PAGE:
So you seen coyotas in the bakery shops, but how much do you know about them? A coyota is a dessert originating in the state of Sonora, the southern part of Hermosillo called "Villa de Seris". This round, flat crispy pastry is filled with brown sugar and other delights has become a big desert item in this northern area of Mexico. As legend has it, the origin is that an angry husband ordered his wife to make him something to eat. The wife taking this as an order, threw a plain pastry onto the griddle. Lucky for the husband, there was left over brown sugar in the pan. These have become quite delicous treats for those throughout the State of Sonora.
So while your enjoying your Coyota, the question we have, How did it get it's name?
This can be rather personal, however it also depends on how you are cooking the shrimp. If you are cooking them then you may want to cook them with the shell on.
According to traditional rules about buying seafood, especially shrimp, there should be fresh shrimp during the months with an R in them. This means September - April. However, the waters are still a little warm in September. Expect the shrimp that you're buying in the off season to be frozen. As far as fish is concerned, at different times of the year, different varities of fish are in season. See our Fish in season section for information of those fish.
The shrimp season does not have a set date every year. The shrimping industry & the agency called CRIP monitor the shrimp life cycle to determine this date each year. This process involves the monitoring of the growth development and size of the shrimp schools. CRIP begins the investigation each year in May throughout August, in a variety of locations near Guaymas & Kino Bay. These areas are checked twice a month during this period to register the growth rates and other statistics to arrive at a start date for the shrimping business. So as the life cycle of the shrimp goes, so do the shrimp boats. May we have an abundant & healthy harvest each and every year.
The local state & federal government are working with groups to support programs that assist in the development stages of early marine
life. One such organization is the Center of Scientific Research & higher Education of Ensenada (CICESE). At these centers, the research & development of the Marine fish,
shrimp, oysters, scallops and/or mollusk larvae are overseen. The University of Arizona & Sonora have had similar projects in the region.
With additional support from Larry D. Large, this organization is moving forward to assist in assuring a consistent supply of seafood to meet the ever increasing demand.
These private/public associations help maintain the existing marine life in the Sea of Cortez, while keeping our shrimp cocktails full. Good job to all those involved!
This question may sound trival to some, however if you are a coffee drinker and you like your creamer, it's not. For some reason, the only creamer available in town (that we are aware of) is powdered creamer. If this is important to you, you may want to bring your own down. We have asked merchants and are told they can't get it. So stop by a U.S. grocery store before coming.
Yes, In the recent years, Rocky point's grocery stores have improved termendously. The addition of several markets have added on termendous amount of products. Rocky Point boast many meat markets as wells as vegatable and fruit stores. You can buy just about any general item found in a U.S. grocery store.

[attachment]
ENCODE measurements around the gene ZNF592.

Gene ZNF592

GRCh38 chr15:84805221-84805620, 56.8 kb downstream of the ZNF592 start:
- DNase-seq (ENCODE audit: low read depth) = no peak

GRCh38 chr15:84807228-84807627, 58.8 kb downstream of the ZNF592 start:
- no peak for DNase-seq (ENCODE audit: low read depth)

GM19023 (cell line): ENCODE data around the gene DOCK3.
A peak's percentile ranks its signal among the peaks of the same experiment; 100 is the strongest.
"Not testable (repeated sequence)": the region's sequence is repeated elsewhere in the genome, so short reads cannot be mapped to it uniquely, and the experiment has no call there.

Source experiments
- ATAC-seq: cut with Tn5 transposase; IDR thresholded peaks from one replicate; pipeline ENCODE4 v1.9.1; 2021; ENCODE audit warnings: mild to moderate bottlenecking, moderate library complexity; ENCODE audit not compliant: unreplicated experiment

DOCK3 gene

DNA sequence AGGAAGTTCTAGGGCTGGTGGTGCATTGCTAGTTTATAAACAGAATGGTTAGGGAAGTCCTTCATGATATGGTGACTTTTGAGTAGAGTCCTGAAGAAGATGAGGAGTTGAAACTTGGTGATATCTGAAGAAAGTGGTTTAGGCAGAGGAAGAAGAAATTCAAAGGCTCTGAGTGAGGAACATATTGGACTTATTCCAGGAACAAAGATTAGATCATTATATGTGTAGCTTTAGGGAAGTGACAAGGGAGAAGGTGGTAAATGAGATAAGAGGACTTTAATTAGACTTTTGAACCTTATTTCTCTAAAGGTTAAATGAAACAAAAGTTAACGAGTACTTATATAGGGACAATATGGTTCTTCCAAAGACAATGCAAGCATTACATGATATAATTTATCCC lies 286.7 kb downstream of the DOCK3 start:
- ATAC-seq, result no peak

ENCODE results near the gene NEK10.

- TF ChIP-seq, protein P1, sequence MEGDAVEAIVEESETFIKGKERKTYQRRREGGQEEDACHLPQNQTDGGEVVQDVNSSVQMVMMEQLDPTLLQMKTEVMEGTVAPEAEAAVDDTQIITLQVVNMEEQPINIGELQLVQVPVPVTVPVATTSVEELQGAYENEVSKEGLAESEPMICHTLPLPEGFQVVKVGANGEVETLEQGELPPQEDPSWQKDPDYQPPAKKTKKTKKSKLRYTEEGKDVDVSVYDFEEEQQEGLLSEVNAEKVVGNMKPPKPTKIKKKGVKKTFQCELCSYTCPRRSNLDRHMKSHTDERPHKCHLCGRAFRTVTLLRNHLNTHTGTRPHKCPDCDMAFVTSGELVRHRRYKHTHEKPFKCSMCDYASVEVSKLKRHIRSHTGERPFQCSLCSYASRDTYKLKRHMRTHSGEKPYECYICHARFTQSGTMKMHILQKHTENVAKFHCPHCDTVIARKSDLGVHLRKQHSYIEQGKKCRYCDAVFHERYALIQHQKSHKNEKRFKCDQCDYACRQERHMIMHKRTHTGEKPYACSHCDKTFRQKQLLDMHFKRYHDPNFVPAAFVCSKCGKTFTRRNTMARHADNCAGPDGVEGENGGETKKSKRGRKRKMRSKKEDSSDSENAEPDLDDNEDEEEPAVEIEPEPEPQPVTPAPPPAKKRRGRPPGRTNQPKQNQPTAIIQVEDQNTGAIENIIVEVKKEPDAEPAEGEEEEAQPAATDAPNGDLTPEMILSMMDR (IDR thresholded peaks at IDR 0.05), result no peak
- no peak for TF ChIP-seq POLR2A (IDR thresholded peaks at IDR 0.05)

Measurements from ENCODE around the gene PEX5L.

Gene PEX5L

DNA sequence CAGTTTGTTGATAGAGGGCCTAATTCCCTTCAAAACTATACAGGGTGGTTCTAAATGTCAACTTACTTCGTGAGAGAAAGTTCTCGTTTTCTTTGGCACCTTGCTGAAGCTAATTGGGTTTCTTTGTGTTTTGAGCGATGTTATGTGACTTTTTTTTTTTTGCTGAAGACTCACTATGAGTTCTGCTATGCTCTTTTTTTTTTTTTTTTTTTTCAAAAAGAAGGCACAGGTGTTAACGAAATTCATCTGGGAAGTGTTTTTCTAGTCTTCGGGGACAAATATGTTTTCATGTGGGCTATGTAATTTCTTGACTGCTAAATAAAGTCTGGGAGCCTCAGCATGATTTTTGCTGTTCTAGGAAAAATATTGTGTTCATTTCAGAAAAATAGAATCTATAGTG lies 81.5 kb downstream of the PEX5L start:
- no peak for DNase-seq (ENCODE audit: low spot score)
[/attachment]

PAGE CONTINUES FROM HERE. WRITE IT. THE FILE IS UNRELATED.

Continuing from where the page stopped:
Rocky Point has many grocery stores, however it is the sizes of the stores that many times limit their product selection.
You can get the basic staples at many of the stores, but many of the products cater to the Mexican diet & food. We have not found a problem finding many of the general items.
However, if you have a receipe that requires an unusual item, we recommend bring it from the U.S.
During many times of the year, we receive much of our produce from Mexico & many of the big companies (ie. Del Monte) have products on the grocery store shelves. So we suggest that you enjoy the total experience & shop in town.
At this time, we are aware of only Super Ley accepting credit cards. We have purchased items and have them hit our account several days later (this may have changed). I believe hat the purchase is in peso then converted to dollars. We also believe that there is a transaction fee. Most of all the other Grocery stores, meat markets & vegetable stands all work on a cash basis.
Mexico has two types of bottled beer. Most of the bottled beer requires a deposit, while some do not. Those bottles that do not, state on the label "No Returno" meaning that they do not require a deposit and should not be returned. For the rest of the bottles, whether they are sold by the case or liter, require a deposit. The deposits are paid at the time of the purchase, and is stated in the receipt that you receive. Most liqour stores require that you have the reciept inorder to get your refund. One way beer is sold in cases of 20 bottles, which generally require a $7.00 deposit.
Yes you can bring alcohol from the U.S. You are allowed to bring in 3 liters of alcohol and an additional 2 liters if you have another adult passenger (total of 2 adults). When you get to the border, there is a store called U.T.E.A. They sell top shelf alcohol, perfume, cigarettes and other items at duty free (discounted).
The laws regarding drinking & driving in Mexico are no much different than the U.S. One difference is that the drinking age in Mexico is 18 years old. It is Illegal to drive while intoxicated or to have open containers in the car. It is very expensive to get a DUI ticket in the U.S., it can also be in Mexico. Your Mexican insurance is void if you have been drinking & have an accident. If there are injuries and complications, you have just enter the Mexican legal system. Mexico has it's own set of laws. You are guilty until proven innocent. Quite the opposite from the U.S.